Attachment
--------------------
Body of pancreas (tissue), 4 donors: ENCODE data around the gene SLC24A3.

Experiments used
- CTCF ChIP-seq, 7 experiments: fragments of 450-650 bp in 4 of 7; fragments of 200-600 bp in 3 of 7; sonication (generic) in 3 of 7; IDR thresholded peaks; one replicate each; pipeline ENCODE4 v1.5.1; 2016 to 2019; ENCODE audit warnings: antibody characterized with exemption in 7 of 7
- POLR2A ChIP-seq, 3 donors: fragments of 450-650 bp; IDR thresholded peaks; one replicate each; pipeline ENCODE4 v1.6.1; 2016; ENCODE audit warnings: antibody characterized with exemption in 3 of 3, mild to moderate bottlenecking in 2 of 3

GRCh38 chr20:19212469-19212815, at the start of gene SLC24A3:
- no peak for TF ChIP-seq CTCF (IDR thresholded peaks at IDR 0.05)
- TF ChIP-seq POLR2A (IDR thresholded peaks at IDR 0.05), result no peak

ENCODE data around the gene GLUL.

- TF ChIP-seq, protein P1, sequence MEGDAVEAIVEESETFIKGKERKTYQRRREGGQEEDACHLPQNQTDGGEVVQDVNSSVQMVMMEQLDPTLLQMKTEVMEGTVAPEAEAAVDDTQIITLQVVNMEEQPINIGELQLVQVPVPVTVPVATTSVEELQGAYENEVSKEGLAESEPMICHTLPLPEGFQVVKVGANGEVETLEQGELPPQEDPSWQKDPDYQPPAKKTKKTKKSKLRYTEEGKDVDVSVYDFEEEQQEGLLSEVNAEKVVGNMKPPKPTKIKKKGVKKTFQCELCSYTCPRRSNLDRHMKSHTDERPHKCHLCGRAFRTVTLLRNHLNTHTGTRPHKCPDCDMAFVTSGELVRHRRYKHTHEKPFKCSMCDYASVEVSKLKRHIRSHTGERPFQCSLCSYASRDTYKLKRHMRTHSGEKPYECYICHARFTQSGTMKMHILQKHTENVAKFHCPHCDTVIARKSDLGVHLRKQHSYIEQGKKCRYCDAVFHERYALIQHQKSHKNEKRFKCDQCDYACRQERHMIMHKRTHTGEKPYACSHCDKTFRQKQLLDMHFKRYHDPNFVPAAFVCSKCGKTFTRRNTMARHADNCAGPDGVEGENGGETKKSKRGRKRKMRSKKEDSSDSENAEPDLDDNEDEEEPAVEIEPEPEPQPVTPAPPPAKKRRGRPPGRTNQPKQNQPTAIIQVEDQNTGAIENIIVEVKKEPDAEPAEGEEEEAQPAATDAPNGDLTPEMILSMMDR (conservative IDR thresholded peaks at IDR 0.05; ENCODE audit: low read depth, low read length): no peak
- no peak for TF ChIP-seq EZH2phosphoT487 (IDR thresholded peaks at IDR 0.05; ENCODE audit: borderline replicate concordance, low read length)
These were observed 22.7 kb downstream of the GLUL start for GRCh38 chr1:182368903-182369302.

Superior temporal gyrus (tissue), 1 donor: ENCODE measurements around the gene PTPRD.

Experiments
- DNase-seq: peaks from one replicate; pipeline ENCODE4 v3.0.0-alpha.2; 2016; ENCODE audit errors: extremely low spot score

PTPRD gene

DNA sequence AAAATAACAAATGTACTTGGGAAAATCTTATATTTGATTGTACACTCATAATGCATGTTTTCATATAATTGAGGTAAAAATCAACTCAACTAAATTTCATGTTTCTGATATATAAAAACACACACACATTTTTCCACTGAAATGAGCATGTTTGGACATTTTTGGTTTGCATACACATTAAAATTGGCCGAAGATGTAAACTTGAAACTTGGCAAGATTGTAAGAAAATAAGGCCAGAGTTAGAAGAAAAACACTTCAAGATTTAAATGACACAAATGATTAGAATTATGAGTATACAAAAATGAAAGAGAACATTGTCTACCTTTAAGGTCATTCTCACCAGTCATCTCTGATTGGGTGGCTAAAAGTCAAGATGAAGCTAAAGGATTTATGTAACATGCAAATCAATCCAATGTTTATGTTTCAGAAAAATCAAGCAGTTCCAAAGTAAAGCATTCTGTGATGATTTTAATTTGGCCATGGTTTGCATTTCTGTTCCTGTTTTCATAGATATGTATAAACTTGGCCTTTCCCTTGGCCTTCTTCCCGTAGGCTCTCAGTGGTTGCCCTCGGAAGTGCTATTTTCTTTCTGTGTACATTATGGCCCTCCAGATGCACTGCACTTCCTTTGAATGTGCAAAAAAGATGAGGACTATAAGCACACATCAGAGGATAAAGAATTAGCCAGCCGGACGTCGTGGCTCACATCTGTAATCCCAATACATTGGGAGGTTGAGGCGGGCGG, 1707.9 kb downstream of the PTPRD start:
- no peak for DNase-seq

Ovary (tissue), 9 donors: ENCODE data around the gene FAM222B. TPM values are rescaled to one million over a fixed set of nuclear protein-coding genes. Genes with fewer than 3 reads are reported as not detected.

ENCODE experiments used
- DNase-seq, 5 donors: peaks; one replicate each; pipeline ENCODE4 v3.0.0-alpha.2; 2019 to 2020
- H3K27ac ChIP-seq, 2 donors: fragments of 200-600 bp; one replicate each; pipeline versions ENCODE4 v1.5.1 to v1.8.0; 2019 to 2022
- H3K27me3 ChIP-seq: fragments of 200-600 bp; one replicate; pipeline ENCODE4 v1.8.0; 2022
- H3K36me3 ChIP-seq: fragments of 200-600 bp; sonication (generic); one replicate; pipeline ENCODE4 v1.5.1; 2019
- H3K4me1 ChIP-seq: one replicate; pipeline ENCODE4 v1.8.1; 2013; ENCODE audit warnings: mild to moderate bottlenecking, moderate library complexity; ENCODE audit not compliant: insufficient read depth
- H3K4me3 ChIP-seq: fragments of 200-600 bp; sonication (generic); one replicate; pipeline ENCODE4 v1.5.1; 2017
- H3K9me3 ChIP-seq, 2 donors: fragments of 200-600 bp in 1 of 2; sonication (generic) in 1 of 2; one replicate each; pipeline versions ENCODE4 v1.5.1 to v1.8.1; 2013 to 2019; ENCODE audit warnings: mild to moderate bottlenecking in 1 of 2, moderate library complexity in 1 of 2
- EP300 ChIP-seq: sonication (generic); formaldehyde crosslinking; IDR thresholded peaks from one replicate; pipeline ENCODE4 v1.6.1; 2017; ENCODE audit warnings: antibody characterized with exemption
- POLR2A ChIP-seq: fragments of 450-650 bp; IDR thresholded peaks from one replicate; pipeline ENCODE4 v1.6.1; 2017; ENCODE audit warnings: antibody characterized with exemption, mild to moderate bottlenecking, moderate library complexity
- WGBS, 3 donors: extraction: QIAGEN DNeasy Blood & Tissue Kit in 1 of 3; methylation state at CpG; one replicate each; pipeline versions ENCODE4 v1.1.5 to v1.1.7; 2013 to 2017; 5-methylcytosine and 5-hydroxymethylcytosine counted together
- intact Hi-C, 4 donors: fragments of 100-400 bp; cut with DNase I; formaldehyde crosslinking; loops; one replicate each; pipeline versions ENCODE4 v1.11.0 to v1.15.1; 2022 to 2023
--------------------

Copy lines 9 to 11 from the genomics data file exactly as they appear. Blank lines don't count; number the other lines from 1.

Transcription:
- TF ChIP-seq, protein P1, sequence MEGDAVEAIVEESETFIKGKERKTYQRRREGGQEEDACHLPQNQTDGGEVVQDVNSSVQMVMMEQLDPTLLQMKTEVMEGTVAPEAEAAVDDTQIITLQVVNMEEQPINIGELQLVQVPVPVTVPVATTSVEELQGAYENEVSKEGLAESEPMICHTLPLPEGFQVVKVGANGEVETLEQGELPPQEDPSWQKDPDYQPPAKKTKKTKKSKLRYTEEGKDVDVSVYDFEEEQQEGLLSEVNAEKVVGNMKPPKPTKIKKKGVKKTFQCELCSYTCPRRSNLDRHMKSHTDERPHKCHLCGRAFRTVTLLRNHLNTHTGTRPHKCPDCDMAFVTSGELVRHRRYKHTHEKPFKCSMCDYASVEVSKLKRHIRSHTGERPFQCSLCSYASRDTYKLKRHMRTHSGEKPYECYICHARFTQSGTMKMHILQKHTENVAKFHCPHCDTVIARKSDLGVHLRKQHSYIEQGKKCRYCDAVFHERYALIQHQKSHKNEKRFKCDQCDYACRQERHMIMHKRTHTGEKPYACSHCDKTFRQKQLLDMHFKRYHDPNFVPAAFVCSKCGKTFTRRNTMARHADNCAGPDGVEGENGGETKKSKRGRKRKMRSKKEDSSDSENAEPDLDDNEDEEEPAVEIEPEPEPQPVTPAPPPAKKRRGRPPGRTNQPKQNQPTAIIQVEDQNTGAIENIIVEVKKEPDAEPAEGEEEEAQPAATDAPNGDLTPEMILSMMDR (conservative IDR thresholded peaks at IDR 0.05; ENCODE audit: low read depth, low read length): no peak
- no peak for TF ChIP-seq EZH2phosphoT487 (IDR thresholded peaks at IDR 0.05; ENCODE audit: borderline replicate concordance, low read length)
These were observed 22.7 kb downstream of the GLUL start for GRCh38 chr1:182368903-182369302.